The Positive Impact of Physician Practice Consolidations on 3D Printing Innovation Amid FTC Examination

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3D printed medical devices [Source: Formlabs]

Charles R. Goulding and Preeti Sulibhavi consider the FTC’s investigation into Welsh Carson and the importance of 3D printing’s value-add as a resource.

Lina Khan, the activist head of the FTC has made it clear that she wants the agency to move against private equity physician practice roll ups. We recently covered the 3D printing related benefits of these physician practice roll ups. Numerous categories of physician practice roll ups are currently experiencing rapid growth.

The FTC selected as its first case the Welsh Carson, Anderson & Stowe (Welsh Carson) private equity firm’s roll up of the majority of anesthesiology practices in Texas. The Welsh Carson firm now has ownership of 60 percent of the Texas anesthesia market. Welsh Carson also has ownership shares in radiology, orthopedic and primary care groups.

Typically, enforcement agencies like the FTC choose cases with extreme facts to achieve the desired business behavior changes. Ms Khan frequently speaks on major media outlets, effectively publicizing the agency’s action geared towards achieving the FTC’s policy goals for changing business behavior.

The hurdle in the situation of private equity roll-ups is that PE firms have increasingly concentrated on enhancing operational performance, which is often required in the area of physician practice. There have been staffing deficits at all levels within physician practices, and there is also a need to incorporate various technologies, such as 3D printing, into their practices. Managed care facilities purchasing physician practices usually possess financial resources, staffing levels, and share technology centers that smaller physician practices are unable to provide.

Notable managed care practices that acquire physician practices while offering thorough technical resources include Northwell on Long Island, The Mayo Clinic in Minnesota, and Kaiser Permanente on the West coast. These larger health systems possess the scale and resources necessary to invest in emerging technologies such as 3D printing, which hold the potential to enhance patient outcomes but necessitate significant initial costs.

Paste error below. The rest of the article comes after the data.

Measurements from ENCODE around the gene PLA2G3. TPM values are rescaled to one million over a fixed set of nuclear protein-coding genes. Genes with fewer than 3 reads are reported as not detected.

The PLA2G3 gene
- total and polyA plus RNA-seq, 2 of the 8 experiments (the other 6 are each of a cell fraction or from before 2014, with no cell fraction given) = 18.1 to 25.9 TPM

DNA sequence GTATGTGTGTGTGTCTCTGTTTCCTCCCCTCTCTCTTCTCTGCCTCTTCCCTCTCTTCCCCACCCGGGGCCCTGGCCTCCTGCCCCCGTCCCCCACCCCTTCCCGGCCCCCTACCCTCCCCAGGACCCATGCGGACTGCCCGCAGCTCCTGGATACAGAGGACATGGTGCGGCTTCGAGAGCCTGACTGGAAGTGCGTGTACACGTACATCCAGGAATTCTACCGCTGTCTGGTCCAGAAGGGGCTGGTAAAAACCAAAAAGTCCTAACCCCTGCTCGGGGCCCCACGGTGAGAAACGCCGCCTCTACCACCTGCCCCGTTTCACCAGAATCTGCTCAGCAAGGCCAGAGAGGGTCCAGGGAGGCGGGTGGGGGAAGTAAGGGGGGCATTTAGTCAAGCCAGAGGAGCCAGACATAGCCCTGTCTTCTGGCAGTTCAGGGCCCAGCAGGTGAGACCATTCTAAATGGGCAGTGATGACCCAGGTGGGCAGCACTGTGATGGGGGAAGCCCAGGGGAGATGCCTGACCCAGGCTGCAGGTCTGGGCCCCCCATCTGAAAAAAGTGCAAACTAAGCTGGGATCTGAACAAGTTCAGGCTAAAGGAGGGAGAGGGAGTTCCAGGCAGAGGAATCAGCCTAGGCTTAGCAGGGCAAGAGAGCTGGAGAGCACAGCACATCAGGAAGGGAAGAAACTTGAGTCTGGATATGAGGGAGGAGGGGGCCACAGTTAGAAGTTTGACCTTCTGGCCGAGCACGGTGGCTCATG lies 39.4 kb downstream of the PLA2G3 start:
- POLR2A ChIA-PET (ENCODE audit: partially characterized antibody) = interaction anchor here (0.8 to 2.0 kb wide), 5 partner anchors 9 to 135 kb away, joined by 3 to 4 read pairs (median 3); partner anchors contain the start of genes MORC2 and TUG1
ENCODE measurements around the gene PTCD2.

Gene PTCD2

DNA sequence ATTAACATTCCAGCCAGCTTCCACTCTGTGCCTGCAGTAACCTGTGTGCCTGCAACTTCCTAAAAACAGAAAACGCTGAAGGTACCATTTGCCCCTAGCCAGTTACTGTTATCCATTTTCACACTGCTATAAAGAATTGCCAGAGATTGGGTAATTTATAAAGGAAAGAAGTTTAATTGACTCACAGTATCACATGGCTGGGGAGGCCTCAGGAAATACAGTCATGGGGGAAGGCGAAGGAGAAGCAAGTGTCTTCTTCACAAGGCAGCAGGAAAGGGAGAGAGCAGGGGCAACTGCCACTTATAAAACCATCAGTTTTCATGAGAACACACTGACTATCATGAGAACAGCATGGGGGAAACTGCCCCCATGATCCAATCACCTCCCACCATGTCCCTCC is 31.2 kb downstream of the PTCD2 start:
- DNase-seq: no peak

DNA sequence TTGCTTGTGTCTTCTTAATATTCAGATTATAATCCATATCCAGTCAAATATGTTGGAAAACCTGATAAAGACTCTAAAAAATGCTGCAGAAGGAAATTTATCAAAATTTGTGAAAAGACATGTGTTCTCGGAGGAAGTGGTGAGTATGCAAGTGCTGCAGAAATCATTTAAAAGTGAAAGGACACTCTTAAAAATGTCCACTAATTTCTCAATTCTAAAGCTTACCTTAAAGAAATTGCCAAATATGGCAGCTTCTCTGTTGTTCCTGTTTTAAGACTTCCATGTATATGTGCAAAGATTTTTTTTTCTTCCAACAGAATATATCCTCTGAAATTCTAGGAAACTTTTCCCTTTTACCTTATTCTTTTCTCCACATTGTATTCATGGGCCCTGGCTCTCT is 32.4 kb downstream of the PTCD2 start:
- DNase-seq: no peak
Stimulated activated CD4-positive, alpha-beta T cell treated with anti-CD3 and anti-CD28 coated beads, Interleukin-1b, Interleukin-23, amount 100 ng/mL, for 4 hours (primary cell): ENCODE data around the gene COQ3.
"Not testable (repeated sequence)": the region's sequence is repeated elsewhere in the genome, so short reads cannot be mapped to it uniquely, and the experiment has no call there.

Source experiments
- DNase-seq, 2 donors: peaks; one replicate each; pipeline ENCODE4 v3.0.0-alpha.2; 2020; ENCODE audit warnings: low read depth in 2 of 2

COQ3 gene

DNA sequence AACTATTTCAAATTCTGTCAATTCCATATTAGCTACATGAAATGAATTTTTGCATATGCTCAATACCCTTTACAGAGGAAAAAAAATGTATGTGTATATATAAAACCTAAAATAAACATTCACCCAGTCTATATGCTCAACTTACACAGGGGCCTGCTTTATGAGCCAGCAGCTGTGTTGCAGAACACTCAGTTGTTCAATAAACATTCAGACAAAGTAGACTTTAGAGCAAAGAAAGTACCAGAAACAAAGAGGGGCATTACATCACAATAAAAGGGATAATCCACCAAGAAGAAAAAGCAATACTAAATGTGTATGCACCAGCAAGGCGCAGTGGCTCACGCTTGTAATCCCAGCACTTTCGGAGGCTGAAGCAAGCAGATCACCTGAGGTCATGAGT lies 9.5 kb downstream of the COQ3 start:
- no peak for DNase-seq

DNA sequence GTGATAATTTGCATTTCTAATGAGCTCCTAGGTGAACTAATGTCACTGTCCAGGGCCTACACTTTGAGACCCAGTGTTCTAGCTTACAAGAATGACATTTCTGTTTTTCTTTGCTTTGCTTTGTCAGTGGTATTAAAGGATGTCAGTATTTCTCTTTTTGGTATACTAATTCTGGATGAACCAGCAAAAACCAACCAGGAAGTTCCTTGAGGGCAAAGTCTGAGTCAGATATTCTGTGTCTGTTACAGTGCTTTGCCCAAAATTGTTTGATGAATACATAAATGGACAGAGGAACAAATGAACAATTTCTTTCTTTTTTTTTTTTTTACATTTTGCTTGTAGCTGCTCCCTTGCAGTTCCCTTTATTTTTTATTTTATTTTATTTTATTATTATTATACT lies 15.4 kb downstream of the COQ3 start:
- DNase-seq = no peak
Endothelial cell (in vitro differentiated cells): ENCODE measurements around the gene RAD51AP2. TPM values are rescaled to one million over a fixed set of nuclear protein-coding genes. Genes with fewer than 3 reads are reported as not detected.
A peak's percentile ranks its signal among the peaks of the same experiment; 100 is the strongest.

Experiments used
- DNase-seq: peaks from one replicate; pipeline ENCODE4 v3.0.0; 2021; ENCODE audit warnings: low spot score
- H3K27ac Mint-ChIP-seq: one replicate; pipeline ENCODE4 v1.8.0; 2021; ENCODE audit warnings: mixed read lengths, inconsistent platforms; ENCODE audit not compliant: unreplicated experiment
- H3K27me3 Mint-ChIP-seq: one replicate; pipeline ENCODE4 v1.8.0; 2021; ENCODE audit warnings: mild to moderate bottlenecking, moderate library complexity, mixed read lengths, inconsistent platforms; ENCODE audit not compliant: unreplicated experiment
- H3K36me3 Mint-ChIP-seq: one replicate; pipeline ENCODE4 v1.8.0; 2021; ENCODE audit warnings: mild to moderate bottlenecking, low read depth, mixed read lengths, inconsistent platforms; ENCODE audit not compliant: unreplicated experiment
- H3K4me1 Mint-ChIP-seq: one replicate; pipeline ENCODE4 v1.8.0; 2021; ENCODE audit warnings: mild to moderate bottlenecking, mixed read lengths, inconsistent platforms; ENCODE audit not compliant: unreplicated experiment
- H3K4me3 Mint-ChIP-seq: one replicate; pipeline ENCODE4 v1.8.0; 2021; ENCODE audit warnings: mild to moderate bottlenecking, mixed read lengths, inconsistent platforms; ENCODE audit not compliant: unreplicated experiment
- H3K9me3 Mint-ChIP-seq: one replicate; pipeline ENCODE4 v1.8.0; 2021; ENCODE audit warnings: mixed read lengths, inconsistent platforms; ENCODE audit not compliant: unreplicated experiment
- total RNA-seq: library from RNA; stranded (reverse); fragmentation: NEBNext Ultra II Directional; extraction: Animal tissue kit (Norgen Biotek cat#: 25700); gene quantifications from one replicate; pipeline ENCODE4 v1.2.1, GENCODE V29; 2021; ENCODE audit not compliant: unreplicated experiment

Northwell Health, for example, has brought 3D printing capabilities to its entire system, leveraging the tech to produce anatomical models for preoperative planning in various specialties, like cardiology, neurology, and orthopedics. These highly precise 3D printed organ models enable surgeons to meticulously plan complex operations beforehand, thereby enhancing outcomes. Northwell further incorporates 3D printing in fabricating customized implants, prosthetics, and surgical tools adapted to the unique anatomy of individual patients.

Mayo Clinic operates one of the most progressive 3D printing programs in the US. Its headquarters in Minnesota houses dozens of printers, collectively generating over 85,000 3D printed models annually. Mayo employs 3D printing for aiding complicated neurosurgical planning, creating tailor-made orthopedic implants, mimicking intricate cardiac anatomies, and crafting advanced splints and castings uniquely fitted for each patient. Such a level of customization and personalization facilitated by 3D printing yields better surgical outcomes.

However, smaller independent physician practices find it challenging to avail of advanced technologies, such as 3D printing, owing to the steep equipment costs and specialized staff requirements. Larger healthcare systems acquiring them can grant these community-based practices easier access to such emerging tools, thanks to their dedicated innovation budgets and shared resources.

Nonetheless, the FTC is concerned that the excessive unification of doctors’ offices under a few large health services or private equity firms might facilitate anticompetitive conduct and higher costs. Both perspectives have valid points. While more significant consolidated services can lower prices through economies of scale, excessive market concentration could harm pricing.

The Study and Improvement Tax Incentive

The enduring Research and Development (R&D) Tax Credit is accessible for entities evolving new or enhanced products, procedures, or software.

3D printing technology could enhance a company’s R&D Tax Credits. Salaries for technical workers who create, test, and revise 3D printed prototypes can be factored in as a percentage of eligible time spent for the R&D Tax Credit. Similarly, if used as a means to enhance a procedure, the time spent incorporating 3D printing hardware and software is considered a valid activity. Lastly, if used for modelling and preproduction, the costs of filaments used in the development process might also be recovered.

Whether it is used for creating and testing prototypes or for final production, 3D printing is a great indicator that R&D Credit eligible activities are taking place. Companies implementing this technology at any point should consider taking advantage of R&D Tax Credits.


In conclusion, the FTC’s action against Welsh Carson may or may not have merit. Other private equity firms rolling up physician practices should take extra effort to explain the value-add they intend to bring to the deal, with expanded 3D printing resources as one key component of their integration strategy. They should also be cognizant of avoiding too much market domination in a particular specialty or region.

There are positives and potential pitfalls with increased consolidation of physician practices that both the FTC and private equity firms need to consider as this rapidly accelerating trend continues nationwide. Careful analysis is required to strike the right balance between integration efficiency and maintaining market competition.

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